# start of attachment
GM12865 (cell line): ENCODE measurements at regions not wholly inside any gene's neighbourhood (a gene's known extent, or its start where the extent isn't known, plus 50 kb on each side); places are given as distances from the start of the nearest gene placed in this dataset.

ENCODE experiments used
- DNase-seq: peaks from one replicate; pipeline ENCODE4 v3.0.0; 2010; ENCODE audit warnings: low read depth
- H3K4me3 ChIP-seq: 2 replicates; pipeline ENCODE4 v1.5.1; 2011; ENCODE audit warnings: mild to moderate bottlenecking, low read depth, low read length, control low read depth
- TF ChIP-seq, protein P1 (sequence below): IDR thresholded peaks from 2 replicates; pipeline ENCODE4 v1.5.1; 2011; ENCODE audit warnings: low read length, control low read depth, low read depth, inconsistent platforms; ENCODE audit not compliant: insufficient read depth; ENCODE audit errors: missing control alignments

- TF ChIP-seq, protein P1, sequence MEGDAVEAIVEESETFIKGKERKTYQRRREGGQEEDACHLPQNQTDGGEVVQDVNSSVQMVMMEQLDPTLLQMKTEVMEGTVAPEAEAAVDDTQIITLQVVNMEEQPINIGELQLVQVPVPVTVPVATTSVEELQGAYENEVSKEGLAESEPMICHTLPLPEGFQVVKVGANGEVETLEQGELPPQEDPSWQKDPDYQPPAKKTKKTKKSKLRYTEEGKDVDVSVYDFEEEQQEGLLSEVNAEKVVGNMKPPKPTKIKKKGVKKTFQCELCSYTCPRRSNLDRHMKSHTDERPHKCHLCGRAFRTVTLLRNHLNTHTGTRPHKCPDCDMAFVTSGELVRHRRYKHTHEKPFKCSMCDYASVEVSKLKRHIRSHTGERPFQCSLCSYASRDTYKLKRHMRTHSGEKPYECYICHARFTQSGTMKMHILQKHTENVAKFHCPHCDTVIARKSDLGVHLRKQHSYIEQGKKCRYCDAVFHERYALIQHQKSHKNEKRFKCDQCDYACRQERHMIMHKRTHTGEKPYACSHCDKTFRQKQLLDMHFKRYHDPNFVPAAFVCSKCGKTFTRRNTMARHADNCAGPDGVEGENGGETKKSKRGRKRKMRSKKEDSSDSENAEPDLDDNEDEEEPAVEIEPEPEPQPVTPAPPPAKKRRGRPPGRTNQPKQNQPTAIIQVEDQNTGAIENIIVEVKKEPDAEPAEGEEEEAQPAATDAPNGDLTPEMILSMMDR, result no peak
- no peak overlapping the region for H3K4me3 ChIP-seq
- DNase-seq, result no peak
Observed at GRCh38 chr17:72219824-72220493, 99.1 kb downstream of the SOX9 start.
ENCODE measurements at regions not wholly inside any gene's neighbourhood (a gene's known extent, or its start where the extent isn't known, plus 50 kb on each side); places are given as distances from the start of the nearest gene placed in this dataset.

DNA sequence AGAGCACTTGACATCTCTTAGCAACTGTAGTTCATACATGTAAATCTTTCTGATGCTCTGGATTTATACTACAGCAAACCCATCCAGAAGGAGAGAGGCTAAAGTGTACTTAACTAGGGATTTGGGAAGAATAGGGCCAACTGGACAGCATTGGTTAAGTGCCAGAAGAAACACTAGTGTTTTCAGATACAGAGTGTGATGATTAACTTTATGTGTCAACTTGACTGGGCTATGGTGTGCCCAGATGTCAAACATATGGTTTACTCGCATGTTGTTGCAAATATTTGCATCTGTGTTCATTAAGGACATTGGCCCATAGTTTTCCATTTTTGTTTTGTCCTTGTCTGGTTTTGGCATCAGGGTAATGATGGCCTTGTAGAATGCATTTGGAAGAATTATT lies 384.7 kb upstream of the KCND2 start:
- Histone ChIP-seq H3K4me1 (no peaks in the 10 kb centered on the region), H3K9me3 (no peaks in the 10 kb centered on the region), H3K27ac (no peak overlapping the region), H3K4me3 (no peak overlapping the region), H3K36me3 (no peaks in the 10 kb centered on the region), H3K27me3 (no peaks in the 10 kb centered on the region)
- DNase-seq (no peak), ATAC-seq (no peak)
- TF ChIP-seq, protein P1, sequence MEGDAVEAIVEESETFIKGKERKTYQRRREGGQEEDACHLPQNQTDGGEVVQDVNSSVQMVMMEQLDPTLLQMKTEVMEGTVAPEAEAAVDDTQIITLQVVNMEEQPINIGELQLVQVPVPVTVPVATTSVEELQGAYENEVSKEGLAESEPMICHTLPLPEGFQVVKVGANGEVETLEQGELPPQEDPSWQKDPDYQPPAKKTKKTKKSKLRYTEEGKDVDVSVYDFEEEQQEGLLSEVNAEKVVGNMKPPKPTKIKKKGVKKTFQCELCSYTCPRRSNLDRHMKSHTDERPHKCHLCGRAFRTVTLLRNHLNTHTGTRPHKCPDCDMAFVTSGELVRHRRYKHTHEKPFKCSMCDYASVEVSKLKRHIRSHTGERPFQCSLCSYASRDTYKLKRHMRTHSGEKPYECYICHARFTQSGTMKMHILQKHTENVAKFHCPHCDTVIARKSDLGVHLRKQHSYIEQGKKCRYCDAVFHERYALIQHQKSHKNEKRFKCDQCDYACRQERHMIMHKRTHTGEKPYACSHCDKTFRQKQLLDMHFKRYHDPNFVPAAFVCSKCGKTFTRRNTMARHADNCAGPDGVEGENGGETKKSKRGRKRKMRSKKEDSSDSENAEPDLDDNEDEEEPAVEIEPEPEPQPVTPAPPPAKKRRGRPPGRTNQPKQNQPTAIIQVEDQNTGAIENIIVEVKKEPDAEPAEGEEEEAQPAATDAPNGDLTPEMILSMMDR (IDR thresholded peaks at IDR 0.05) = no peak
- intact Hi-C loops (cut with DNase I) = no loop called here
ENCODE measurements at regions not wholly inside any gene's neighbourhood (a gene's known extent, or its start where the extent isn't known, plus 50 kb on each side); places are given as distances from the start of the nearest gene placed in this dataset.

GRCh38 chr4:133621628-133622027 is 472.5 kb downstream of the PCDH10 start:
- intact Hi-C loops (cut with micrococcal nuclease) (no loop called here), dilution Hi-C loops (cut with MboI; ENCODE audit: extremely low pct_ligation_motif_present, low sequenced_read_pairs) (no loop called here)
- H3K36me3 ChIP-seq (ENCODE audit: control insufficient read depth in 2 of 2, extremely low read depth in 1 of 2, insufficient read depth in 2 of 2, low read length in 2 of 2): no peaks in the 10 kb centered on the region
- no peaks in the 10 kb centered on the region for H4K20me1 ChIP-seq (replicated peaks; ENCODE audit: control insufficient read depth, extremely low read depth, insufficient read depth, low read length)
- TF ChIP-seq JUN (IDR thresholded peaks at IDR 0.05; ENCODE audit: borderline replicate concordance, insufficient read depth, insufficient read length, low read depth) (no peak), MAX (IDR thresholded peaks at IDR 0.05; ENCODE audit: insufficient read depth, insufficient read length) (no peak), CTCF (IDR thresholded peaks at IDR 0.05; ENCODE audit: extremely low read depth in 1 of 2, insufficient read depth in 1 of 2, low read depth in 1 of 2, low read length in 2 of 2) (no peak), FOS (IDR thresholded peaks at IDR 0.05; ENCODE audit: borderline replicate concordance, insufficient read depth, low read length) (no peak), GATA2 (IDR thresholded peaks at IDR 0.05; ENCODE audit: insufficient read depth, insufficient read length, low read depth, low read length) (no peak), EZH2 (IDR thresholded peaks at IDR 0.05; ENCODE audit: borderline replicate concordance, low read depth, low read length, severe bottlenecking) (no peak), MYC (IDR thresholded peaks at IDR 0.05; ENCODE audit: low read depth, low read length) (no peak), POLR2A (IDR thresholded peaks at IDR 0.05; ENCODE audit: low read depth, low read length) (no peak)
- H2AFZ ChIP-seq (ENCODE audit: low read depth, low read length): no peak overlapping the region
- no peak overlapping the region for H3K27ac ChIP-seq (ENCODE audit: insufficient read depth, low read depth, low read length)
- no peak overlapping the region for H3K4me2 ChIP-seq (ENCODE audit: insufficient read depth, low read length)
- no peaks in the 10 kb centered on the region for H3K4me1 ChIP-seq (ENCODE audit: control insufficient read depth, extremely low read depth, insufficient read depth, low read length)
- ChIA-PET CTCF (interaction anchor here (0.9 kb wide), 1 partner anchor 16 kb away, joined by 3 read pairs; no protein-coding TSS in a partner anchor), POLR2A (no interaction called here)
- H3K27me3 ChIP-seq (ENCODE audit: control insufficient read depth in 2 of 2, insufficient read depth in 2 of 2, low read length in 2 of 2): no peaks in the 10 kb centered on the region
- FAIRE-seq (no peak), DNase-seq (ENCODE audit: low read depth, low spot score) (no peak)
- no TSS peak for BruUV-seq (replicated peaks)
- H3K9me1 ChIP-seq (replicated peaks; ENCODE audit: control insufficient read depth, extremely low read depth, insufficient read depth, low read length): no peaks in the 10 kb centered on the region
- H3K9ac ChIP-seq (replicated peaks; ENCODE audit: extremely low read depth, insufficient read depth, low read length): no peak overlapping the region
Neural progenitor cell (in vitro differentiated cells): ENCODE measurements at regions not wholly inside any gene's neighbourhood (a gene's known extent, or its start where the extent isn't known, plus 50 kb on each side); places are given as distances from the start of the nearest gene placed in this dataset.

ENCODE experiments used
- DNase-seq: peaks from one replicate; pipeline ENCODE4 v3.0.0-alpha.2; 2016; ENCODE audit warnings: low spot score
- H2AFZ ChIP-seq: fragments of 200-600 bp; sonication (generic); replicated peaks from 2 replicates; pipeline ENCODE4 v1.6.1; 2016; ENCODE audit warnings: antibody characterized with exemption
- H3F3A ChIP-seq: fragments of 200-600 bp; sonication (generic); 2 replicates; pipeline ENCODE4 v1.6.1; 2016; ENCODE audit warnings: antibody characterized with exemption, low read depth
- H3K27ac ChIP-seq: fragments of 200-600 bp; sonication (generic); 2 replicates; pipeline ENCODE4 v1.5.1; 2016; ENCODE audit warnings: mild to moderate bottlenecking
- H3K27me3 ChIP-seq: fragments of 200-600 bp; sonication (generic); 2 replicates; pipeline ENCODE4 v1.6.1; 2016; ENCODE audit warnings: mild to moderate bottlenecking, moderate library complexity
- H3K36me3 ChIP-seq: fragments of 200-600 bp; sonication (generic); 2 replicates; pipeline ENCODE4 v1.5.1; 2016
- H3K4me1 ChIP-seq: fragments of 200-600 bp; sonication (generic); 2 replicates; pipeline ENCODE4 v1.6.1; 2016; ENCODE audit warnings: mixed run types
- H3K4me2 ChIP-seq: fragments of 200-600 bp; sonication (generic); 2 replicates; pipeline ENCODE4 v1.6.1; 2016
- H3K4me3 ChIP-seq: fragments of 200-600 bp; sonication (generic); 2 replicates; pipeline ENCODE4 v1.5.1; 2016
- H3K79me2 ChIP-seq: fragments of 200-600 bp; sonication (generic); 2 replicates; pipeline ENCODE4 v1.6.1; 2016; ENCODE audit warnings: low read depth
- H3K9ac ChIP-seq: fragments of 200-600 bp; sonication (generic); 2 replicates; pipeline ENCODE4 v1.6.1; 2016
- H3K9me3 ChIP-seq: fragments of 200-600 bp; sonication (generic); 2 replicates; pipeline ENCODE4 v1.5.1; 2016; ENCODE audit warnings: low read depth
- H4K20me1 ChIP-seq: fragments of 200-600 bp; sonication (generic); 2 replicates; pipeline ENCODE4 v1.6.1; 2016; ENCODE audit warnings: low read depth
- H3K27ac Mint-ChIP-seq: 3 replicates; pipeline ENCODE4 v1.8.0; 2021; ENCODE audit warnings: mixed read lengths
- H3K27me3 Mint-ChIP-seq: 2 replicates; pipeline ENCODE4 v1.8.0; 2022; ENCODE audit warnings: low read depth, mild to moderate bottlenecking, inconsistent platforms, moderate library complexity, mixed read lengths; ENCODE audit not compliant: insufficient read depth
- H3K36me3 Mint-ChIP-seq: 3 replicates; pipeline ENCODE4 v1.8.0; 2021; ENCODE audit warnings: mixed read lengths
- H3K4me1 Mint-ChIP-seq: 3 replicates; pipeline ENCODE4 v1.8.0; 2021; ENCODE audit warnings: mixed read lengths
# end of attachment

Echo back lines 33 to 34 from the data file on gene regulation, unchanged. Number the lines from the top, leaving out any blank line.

ENCODE experiments used
- DNase-seq: peaks from one replicate; pipeline ENCODE4 v3.0.0-alpha.2; 2016; ENCODE audit warnings: low spot score